This is the final contest between Harry and Lord Voldemort: whether Harry succeeds in penetrating Lord Voldemort’s consciousness or whether Voldemort succeeds in killing him first.

Two previous encounters between Harry and Voldemort provide models for this type of confrontation. In Harry Potter and the Philosopher’s Stone Harry faces Quirrell/Voldemort and finds that just physical contact is enough to inflict agony on Lord Voldemort. In Harry Potter and the Goblet of Fire we learn that “Voldemort has overcome that particular barrier.” 21 Then there is the climactic scene in Harry Potter and the Order of the Phoenix:

Harry’s scar burst open and he knew he was dead: it was pain beyond imagining, pain past endurance […] He was locked in the coils of a creature with red eyes [...] they were fused together, bound by pain, there was no escape […] Let the pain stop, thought Harry [...] death is nothing compared to this ...

And I’ll see Sirius again ...

And as Harry’s heart filled with emotion, the creature’s coils loosened, the pain was gone.22

This confrontation also shows the importance of the “power the Dark Lord knows not.” Rowling is careful not to name that power; in Goblet of Fire it appears only as part of the surname of a deceptively important character, Luna Lovegood.23 It is named explicitly only in Half-Blood Prince:

Nothing I have seen in the world has supported your famous pronouncements that love is more powerful than my kind of magic.24

I know! I can love! [...] Big deal!25

Dumbledore goes on to explain that Harry’s ability to love prevents Harry from being seduced by the Dark Arts, “the only protection that can possibly work against the lure of power like Voldemort’s.” This is somewhat unsatisfying. Harry got it right when he said that he could not possibly have “the slightest desire to become one of Lord Voldemort’s followers” – “Of course I haven’t! He killed my mum and dad!” 26 It does not take extraordinary powers to refuse Lord Voldemort under those circumstances.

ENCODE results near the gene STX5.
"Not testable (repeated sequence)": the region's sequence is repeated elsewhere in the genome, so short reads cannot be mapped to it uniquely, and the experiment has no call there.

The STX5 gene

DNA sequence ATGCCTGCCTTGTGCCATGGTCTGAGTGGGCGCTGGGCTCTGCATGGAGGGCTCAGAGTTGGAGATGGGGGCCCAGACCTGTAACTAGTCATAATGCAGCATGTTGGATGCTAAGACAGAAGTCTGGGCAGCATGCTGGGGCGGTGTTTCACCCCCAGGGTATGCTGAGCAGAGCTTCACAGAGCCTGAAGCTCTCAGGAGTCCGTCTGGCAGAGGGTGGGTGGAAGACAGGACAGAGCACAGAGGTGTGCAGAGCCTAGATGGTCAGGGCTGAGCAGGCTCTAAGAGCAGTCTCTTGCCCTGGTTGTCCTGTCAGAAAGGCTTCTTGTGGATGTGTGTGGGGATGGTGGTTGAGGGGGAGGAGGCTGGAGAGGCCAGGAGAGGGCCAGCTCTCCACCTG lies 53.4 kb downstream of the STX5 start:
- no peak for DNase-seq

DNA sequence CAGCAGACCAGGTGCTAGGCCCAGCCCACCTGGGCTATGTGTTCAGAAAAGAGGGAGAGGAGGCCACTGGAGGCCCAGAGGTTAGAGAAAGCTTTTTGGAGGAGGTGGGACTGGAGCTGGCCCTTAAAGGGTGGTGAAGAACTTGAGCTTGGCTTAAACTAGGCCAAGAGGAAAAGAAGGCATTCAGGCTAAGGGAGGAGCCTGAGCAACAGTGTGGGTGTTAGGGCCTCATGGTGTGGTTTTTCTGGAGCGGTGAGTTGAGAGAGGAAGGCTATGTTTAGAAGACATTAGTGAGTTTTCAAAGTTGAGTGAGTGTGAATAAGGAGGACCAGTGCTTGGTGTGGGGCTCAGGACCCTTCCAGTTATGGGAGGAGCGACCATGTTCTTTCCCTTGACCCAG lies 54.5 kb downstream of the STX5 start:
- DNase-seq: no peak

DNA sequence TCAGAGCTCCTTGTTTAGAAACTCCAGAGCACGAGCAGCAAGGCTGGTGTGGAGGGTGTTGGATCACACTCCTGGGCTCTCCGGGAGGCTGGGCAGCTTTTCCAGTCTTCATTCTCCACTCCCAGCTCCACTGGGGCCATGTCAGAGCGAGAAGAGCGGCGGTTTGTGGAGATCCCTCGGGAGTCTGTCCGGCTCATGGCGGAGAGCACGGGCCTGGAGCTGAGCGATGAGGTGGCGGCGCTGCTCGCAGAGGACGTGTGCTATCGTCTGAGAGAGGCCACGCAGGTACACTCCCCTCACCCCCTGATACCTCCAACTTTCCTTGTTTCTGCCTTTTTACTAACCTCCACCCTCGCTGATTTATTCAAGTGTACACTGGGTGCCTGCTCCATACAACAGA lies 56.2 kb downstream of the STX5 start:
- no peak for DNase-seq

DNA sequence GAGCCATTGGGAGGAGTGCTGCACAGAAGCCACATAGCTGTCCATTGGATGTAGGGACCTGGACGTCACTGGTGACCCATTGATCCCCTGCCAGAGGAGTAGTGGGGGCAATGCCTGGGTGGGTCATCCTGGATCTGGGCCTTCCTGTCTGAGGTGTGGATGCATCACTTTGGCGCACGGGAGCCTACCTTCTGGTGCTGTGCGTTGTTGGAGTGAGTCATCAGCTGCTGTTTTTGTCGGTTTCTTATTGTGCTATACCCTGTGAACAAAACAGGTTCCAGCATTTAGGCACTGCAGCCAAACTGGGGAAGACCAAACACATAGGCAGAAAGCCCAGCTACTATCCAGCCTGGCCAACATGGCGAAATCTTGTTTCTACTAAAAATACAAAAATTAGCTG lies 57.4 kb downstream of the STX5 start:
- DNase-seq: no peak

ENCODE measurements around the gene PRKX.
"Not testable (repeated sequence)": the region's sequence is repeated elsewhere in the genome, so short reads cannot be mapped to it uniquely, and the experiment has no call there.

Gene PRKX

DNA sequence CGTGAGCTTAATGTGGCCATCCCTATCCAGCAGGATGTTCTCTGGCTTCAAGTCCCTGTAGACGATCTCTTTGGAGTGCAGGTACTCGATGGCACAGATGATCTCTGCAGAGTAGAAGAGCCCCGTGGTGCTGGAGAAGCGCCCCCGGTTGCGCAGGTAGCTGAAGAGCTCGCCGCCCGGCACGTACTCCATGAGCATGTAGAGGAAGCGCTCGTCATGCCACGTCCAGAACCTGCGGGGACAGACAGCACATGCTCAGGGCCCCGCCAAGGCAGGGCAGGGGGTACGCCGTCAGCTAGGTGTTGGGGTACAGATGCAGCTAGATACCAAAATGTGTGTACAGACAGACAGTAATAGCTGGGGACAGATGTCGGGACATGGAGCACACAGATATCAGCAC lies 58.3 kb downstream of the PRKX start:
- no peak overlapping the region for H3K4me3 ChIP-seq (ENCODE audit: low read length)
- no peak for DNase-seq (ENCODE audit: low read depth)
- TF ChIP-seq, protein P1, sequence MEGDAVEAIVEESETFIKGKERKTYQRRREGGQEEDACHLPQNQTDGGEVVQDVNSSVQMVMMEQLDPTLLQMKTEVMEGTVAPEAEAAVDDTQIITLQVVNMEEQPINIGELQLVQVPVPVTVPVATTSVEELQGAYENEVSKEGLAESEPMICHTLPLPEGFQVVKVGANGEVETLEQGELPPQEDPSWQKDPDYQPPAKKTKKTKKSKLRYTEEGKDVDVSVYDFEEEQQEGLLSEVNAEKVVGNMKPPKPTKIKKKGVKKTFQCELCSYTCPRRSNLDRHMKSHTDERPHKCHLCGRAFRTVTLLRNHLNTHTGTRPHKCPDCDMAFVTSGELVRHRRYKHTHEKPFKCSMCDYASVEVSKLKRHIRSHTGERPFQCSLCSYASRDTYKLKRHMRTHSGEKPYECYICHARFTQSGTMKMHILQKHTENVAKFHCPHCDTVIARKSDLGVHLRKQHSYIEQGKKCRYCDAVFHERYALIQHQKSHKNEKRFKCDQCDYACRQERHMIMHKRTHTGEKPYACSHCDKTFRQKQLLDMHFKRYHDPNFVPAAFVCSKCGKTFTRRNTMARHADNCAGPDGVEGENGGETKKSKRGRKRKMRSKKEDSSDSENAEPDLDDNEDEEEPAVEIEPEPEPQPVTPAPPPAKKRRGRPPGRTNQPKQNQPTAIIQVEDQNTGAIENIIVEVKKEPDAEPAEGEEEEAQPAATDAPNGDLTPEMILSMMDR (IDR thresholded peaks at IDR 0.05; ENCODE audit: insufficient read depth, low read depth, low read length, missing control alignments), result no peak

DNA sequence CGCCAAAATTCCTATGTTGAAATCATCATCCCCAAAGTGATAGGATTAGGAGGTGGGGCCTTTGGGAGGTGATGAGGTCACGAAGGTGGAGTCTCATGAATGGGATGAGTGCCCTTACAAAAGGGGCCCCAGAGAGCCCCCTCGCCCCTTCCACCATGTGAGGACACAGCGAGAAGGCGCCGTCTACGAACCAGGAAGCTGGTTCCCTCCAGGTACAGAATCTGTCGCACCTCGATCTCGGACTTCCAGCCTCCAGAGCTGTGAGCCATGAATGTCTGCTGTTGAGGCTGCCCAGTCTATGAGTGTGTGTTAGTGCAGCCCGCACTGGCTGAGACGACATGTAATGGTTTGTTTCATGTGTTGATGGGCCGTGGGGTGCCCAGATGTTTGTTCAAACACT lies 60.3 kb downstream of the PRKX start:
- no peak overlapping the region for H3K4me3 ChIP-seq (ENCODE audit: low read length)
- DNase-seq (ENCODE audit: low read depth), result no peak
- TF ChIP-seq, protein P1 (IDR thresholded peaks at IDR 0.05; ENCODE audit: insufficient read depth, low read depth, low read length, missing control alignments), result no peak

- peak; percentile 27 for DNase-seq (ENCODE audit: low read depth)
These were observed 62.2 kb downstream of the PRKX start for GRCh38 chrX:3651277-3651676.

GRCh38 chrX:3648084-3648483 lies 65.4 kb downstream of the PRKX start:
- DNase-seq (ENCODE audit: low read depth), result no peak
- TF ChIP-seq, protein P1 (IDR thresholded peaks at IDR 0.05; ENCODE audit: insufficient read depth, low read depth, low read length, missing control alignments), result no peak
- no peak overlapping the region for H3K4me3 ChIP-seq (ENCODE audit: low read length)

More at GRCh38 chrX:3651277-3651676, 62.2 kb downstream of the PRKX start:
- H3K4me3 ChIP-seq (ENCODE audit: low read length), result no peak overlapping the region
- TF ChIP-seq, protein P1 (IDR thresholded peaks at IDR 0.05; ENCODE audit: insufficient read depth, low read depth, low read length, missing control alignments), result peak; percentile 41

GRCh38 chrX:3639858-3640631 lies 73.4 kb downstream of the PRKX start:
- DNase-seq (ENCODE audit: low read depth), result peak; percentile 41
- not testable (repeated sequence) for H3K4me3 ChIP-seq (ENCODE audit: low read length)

Rather, the “power the Dark Lord knows not” gives Harry a more useful ability to confront the Dark Forces. Harry’s thoughts of Ron and Hermione enable him to repel a Dementor attack;27 his thoughts of Sirius allow him to expel Lord Voldemort and inflict mortal agony on him. This must be how Harry wins through in the end. Harry will penetrate Voldemort’s mind and penetration by a mind “so full of the force he detests” will defeat Lord Voldemort.

It may not even be necessary for Harry to kill Voldemort directly, despite the words of the prophecy. If Voldemort is left weak and vulnerable, Harry will have plenty of allies who are willing to finish the job. This may even include some Death Eaters – the Malfoys, Pettigrew and Snape.28

A word about Snape: Snape is now the unchallenged Number Two in the Dark Order, but Voldemort, like all Dark Lords, does not tolerate a powerful Number Two. Regardless of his true allegiance, he may turn on Voldemort, if only in keeping with Phineas Nigellus’s rule that “We Slytherins […] will always choose to save our own necks.” 29 Which side will Harry take if he is present within Voldemort’s mind when Voldemort confronts Snape? Harry has already witnessed the torture of Wormtail and the torture of Avery. He has never enjoyed it. What will happen if Harry finds himself witnessing and even (as Voldemort) participating in the torture of Snape? This is the point where Harry could be tempted to unmake the choice he made when he first entered Hogwarts: “You could be great, you know, it’s all here in your head, and Slytherin will help you on the way to greatness [...]– no? Well, if you’re sure –” 30 Instead, Harry may want to reach out, like Voldemort, to dominate, to control and to cause pain, and thus become seduced by the Dark Arts. This could be the final temptation for Harry and the climax of Harry Potter and the Deathly Hallows. Harry’s triumphs over Voldemort have all come when he reaches out in kindness towards others – “you were brilliant, Fawkes” 31 ... “Don’t break the connection” 32 ... “I’ll see Sirius again” 33 – not when he lashes out in anger.

Lastly, the most important feature of the final confrontation is that Harry will not be alone. Despite the loss of all his protectors at the end of Half-Blood Prince – “His mother, his father, his godfather, and finally Dumbledore [...] He could not let anybody else stand between him and Voldemort [...] he was more alone than he had ever been before” 34 – he will still not be alone. When Harry confronts Voldemort, he will carry with him the memory of Sirius, Diggory, his parents, and Voldemort’s countless other victims. Harry will also have with him the loved ones he has yet to lose in Book Seven. Harry’s loyalty to his lost loved ones, and the agony inflicted on Lord Voldemort through contact with a consciousness so full of a force he detests, will be the key elements in a final confrontation.